The initial prediction that Snapchat usage would not recover in the coming years was indeed false. After suffering in 2019, the platform was able to bounce back and increase its amount of data and use generated daily per person in 2020. In the first quarter of 2020 alone, the number of snaps created on Snapchat reached a whopping 210+ million per day.

20. Global Instagram users surpassed the 1 billion mark in 2020.

It seems that Snapchat is not the only one making breakthroughs, but so does Instagram . The photo- and video-sharing social networking service had a big year. In 2020, the number of people using the app worldwide did not only reach the 1 billion mark but even surpassed it. This notable rise in the number of users helped boost Instagram’s daily user data production .

21. 18.7 billion text messages are sent every day worldwide.

Apart from emails, texting is one of the most frequent activities happening online. Based on statistics, the amount of text data created every day across the globe is more than 18 billion. One-third of this number, or 6 billion SMS, is sent in the U.S. daily.

22. 20% of online users watched a live stream of other people playing games in 2020.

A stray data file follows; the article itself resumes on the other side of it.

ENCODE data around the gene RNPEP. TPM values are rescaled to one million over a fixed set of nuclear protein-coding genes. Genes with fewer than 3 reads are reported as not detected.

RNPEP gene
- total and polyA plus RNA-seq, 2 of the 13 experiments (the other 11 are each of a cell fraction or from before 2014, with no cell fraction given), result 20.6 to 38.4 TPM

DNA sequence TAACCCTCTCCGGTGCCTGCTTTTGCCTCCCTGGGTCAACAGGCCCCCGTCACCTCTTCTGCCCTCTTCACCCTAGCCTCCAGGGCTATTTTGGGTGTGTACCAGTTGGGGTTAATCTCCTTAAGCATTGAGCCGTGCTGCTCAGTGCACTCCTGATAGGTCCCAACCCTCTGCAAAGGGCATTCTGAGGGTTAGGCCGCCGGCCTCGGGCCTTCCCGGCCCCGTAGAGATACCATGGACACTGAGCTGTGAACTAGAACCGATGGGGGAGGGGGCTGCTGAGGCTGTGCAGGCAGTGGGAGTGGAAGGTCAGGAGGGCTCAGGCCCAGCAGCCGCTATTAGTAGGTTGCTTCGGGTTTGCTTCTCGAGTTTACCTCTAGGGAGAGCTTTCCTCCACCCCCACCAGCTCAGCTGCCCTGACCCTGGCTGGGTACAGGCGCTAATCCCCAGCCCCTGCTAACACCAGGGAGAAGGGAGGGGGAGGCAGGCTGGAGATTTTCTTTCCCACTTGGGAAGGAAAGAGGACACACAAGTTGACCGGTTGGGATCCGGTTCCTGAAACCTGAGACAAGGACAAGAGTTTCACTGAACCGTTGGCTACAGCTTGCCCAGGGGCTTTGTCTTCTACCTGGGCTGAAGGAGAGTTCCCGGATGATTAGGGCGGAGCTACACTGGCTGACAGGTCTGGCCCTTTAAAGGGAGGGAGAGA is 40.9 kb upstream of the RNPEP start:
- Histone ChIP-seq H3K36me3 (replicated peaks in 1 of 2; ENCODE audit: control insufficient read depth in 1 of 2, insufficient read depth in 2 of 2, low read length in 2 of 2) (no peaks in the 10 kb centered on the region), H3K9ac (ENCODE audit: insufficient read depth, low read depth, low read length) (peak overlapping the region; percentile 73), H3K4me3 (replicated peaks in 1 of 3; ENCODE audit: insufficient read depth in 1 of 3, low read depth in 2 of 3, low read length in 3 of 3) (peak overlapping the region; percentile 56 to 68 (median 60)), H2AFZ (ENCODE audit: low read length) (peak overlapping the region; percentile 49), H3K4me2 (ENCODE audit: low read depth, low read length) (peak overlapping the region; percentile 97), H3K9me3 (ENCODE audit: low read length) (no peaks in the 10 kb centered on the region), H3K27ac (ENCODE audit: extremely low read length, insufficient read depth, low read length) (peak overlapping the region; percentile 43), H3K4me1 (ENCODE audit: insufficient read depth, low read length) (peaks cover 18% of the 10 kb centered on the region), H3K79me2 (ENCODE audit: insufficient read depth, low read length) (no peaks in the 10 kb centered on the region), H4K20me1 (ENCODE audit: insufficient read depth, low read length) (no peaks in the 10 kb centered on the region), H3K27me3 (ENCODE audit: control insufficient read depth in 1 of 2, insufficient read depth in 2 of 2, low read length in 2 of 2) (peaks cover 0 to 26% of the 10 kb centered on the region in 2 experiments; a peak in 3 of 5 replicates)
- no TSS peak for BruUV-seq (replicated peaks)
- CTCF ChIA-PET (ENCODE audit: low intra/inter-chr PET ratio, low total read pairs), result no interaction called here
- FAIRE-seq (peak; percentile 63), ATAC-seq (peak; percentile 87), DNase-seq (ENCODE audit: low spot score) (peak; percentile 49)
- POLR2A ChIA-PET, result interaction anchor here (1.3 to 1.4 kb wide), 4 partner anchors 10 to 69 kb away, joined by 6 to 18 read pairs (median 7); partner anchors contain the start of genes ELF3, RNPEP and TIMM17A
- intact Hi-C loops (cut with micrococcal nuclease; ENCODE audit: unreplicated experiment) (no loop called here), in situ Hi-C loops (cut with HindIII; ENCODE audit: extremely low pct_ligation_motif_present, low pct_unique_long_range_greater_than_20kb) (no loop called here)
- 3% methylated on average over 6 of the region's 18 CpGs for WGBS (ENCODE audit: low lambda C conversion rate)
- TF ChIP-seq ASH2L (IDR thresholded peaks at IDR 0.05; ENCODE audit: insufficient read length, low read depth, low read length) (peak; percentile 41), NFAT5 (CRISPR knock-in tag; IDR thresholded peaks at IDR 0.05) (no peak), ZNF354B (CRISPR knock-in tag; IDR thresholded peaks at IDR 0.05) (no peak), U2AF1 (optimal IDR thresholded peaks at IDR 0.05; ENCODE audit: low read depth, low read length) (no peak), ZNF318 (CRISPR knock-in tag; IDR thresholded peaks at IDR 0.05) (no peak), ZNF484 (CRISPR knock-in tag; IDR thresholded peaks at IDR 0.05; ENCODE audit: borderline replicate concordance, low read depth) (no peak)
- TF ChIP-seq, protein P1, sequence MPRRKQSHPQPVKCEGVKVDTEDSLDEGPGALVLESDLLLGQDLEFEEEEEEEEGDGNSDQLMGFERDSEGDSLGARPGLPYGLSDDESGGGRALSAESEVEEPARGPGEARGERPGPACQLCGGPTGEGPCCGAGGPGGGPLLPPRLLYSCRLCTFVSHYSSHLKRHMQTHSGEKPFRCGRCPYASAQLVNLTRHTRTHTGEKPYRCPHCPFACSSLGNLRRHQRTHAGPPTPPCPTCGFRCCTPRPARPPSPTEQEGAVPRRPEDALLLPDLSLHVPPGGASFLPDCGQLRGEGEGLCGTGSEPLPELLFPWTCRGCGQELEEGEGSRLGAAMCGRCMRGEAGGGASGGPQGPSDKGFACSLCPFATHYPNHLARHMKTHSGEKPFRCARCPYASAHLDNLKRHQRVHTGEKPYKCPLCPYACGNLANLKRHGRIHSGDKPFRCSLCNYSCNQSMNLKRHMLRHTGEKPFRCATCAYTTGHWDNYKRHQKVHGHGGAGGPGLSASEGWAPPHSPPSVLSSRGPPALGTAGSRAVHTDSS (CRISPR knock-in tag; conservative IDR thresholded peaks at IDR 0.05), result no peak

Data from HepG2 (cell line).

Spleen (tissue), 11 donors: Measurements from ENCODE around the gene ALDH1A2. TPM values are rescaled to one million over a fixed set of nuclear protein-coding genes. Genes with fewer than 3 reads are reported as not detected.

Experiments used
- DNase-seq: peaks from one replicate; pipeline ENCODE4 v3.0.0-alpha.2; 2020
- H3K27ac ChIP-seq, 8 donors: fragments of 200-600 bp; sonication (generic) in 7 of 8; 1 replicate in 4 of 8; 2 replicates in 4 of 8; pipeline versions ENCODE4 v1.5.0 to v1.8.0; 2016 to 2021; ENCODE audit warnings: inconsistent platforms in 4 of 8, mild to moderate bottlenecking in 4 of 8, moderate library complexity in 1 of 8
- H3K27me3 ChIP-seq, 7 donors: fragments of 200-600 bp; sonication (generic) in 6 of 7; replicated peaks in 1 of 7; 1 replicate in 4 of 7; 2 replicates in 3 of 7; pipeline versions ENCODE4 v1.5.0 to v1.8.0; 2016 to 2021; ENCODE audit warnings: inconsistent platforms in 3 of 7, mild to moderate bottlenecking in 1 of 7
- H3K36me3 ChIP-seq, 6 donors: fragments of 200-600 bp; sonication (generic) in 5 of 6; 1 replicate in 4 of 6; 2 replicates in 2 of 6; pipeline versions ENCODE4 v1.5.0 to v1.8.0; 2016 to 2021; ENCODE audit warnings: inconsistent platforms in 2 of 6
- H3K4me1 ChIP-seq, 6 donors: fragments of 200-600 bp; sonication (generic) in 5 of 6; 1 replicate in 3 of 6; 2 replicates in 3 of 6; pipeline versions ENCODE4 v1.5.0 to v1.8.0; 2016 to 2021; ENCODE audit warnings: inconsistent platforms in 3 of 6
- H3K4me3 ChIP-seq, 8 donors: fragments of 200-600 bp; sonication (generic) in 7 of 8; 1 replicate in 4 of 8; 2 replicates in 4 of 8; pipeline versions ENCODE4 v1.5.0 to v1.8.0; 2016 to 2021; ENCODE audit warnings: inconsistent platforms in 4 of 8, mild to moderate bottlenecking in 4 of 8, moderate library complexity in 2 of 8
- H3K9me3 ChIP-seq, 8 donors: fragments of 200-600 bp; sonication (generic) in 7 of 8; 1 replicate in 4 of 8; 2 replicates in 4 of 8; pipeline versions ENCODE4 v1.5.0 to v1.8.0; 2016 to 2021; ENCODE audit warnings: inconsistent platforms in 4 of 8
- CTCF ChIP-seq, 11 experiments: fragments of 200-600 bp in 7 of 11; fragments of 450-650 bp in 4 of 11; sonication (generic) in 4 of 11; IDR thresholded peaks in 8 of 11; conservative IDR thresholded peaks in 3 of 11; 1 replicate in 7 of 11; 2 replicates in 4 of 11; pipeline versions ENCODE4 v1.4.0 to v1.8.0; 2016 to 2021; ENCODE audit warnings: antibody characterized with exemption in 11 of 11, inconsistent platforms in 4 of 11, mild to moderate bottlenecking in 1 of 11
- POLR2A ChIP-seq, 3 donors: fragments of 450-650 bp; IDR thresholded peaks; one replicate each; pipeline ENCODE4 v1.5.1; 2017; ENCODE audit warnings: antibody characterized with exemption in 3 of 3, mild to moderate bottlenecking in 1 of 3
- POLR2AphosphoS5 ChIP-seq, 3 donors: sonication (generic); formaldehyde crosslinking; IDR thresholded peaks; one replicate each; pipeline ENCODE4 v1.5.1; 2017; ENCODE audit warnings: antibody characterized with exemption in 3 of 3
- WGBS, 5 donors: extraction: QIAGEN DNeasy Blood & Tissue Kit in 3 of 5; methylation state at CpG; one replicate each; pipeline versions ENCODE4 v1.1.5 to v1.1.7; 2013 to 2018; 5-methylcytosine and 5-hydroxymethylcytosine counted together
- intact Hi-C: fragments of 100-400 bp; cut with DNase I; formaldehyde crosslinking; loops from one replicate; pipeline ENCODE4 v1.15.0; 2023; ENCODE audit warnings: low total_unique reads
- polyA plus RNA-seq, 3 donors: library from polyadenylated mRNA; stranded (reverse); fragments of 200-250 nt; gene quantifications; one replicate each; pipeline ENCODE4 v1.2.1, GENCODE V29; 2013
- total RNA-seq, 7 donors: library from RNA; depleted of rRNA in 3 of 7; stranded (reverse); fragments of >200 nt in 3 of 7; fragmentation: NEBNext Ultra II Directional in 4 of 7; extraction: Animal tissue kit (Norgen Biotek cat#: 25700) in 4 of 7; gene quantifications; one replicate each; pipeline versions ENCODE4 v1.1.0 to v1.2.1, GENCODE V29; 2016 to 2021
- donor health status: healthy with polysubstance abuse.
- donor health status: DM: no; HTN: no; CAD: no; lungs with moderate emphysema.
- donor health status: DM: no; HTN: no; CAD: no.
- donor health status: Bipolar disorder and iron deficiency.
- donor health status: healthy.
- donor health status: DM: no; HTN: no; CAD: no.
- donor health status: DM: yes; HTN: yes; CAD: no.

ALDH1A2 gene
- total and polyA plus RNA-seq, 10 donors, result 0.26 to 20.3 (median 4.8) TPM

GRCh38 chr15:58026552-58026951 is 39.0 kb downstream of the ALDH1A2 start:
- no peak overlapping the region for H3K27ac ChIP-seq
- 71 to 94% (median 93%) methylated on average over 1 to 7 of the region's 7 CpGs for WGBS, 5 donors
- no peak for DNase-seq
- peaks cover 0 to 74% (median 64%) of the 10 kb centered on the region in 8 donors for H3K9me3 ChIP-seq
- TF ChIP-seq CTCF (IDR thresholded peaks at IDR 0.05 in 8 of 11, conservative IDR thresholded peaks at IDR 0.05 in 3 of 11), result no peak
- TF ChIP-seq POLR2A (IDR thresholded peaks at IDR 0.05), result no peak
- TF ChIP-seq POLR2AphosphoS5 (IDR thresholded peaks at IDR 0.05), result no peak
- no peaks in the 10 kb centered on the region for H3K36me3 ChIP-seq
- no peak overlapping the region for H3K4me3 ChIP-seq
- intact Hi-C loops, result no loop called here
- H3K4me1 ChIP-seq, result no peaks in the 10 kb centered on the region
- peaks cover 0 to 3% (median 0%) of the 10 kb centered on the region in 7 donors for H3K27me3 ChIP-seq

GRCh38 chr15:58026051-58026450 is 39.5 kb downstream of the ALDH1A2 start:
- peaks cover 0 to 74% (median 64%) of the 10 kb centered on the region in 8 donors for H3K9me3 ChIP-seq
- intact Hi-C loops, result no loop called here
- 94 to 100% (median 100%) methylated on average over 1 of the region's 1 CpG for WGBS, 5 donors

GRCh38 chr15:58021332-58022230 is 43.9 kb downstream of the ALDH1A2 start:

Game streaming has become a global phenomenon, attracting over 1 billion internet users. As of January 2020 , 20% of internet users watched live streams of other players every month, up by 7% from 2019 . The amount of data generated daily by passive and active gaming enthusiasts has been ballooning as a result.

23. Nearly 1 in 4 American adults owns a smart speaker.

The smart speaker ownership in America grew tremendously from roughly 119 million in 2019 to a staggering 157 million in 2020. In all likelihood, the daily US data production will steadily grow as more and more people warm to IoT devices.

24. Electronic Arts process roughly 50 terabytes of data every day.

Gaming has been a budding industry for decades, with an ever-expanding user base. So how much data does gaming use ? It’s difficult to estimate, but some gaming giants, such as EA, have their own data wrangling. Apparently, EA receives around 50 terabytes of fresh data every single day.

What Factors Will Further Accelerate Data Generation?

25. 5G can increase data transmission speed by up to 100 times and decrease latency from about 20 milliseconds to one millisecond.

( CNET , Fierce Wireless , Light Reading , Statista )

In the future, where the adoption of the 5G cellular connection is pervasive, the amount of data produced daily will be nothing short of unfathomable. Imagine how much content you would consume if you could download an entire TV series season in less than a minute.